by John Rubino
Monthly economic readings tend to be full of noise and are therefore unreliable. So it’s best to save the excited assertions for established trends.
The US Consumer Price Index appears to have reached that point:
As most readers probably know, the CPI is widely believed to understate the true rate of inflation because of statistical tricks like hedonic adjustment and substitution. So when this index starts rising you know the real action is even more extreme.
The past 12-month increase was 2.8%, which is the highest in six years and continues a general uptrend that began in 2015. What’s moving it? Oil, which controls the price of gasoline among many other things, is up big in the past year:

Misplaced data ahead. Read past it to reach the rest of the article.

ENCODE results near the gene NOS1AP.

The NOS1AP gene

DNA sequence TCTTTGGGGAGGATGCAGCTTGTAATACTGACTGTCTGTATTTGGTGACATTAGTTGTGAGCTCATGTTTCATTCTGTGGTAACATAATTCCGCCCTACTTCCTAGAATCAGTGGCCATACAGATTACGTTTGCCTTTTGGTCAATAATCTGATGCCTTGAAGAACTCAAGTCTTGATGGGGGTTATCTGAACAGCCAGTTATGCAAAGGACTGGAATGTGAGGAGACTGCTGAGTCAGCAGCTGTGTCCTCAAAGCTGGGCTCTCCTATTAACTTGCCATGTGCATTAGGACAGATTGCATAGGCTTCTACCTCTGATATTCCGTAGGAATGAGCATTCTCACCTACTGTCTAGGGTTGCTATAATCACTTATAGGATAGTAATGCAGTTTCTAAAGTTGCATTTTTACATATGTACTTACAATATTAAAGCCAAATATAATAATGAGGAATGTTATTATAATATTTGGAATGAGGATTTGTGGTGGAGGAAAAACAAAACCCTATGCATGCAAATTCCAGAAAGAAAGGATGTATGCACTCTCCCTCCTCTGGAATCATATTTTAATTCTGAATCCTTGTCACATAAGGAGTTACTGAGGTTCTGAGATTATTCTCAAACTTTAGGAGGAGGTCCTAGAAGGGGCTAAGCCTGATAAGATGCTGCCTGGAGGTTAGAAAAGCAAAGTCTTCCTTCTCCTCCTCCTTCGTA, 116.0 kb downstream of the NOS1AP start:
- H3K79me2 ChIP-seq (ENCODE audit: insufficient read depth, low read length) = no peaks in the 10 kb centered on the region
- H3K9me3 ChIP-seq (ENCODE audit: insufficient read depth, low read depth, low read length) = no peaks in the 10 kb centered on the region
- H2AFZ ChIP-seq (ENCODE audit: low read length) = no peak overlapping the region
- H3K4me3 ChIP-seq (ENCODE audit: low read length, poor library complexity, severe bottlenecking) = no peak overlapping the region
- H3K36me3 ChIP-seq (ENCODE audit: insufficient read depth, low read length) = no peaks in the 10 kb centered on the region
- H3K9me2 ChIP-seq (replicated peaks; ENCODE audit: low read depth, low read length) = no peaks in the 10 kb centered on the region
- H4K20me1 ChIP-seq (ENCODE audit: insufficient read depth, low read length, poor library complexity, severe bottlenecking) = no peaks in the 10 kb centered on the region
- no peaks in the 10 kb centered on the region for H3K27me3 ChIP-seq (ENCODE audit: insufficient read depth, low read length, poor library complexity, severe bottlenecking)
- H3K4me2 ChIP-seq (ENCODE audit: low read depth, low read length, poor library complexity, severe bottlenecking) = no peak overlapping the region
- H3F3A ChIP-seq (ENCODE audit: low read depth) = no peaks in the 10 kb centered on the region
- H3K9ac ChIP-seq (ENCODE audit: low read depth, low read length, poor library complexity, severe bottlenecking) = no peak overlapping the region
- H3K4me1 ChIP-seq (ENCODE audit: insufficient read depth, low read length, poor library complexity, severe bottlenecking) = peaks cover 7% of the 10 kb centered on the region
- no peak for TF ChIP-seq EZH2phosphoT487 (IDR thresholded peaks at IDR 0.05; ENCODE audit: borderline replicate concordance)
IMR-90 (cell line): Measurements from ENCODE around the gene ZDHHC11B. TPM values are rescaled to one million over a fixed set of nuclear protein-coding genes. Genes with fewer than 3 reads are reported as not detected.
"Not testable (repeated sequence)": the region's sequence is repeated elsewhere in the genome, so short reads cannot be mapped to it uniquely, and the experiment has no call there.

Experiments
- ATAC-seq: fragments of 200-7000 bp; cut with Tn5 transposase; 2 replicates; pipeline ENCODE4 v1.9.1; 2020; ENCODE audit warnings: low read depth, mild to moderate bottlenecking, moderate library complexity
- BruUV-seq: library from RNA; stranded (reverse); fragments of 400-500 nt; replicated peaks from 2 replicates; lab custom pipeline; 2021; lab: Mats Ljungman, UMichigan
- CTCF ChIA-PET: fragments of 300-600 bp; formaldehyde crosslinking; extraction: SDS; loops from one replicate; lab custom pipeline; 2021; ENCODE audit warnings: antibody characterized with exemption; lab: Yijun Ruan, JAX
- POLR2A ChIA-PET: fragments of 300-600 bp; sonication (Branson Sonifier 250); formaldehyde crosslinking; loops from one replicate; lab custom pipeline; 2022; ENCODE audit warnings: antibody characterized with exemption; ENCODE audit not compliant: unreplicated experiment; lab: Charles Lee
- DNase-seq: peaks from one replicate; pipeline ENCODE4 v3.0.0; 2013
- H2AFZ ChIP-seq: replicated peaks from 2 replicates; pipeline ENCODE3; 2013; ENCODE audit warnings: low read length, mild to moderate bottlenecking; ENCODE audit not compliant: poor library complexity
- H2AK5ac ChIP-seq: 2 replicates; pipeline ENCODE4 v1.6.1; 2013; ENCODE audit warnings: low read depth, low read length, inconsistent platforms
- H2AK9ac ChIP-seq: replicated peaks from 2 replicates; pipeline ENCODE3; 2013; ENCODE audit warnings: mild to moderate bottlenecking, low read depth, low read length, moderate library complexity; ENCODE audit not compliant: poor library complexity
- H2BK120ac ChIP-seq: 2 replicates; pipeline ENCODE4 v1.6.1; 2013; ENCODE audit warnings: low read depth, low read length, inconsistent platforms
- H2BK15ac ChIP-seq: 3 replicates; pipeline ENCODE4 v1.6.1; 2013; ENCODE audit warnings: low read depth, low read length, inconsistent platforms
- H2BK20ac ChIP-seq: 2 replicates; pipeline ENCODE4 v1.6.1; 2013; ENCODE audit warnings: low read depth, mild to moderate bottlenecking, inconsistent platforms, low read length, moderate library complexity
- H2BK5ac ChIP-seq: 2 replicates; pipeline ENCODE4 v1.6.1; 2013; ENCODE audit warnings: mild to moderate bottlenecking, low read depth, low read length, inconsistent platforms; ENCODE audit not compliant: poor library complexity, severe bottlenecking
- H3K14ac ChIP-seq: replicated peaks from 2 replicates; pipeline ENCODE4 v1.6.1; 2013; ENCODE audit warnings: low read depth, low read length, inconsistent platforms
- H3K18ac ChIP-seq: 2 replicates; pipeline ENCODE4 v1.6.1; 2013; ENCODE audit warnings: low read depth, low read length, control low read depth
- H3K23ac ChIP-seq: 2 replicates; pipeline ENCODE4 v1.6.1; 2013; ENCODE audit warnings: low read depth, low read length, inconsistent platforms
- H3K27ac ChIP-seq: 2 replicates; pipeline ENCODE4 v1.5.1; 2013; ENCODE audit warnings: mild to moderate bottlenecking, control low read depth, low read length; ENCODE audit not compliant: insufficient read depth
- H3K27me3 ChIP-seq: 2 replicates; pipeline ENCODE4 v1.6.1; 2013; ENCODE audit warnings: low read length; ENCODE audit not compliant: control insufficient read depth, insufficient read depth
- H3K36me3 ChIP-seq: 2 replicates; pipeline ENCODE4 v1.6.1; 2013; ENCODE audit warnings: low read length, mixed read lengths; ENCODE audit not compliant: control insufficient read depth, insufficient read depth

The cost of renting an apartment or house is also way up, which isn’t a surprise given that home prices are now back at 2006 bubble levels:
The Fed’s Dilemma
The Fed is widely expected to raise short term interest rates again this week, but after that it gets murky. With consumer, government and corporate debt, stock prices and home prices all at record-high levels – and the near-death experience of the 2008 housing/derivatives bust still reasonably fresh in economists’ minds – it’s pretty well understood that raising the cost of money beyond a certain point could lead to catastrophe. See The Number That Ends This Cycle.
On the other hand, letting inflation run beyond 3% on a sustained basis risks leading everyone to extrapolate a rapidly depreciating dollar into the indefinite future and act accordingly. Hello, crack-up boom.
This dilemma isn’t unique to this Fed, or this cycle or this country. All mismanaged economies arrive at this point eventually, where the choices narrow to just two, neither of which will prevent an epic bust.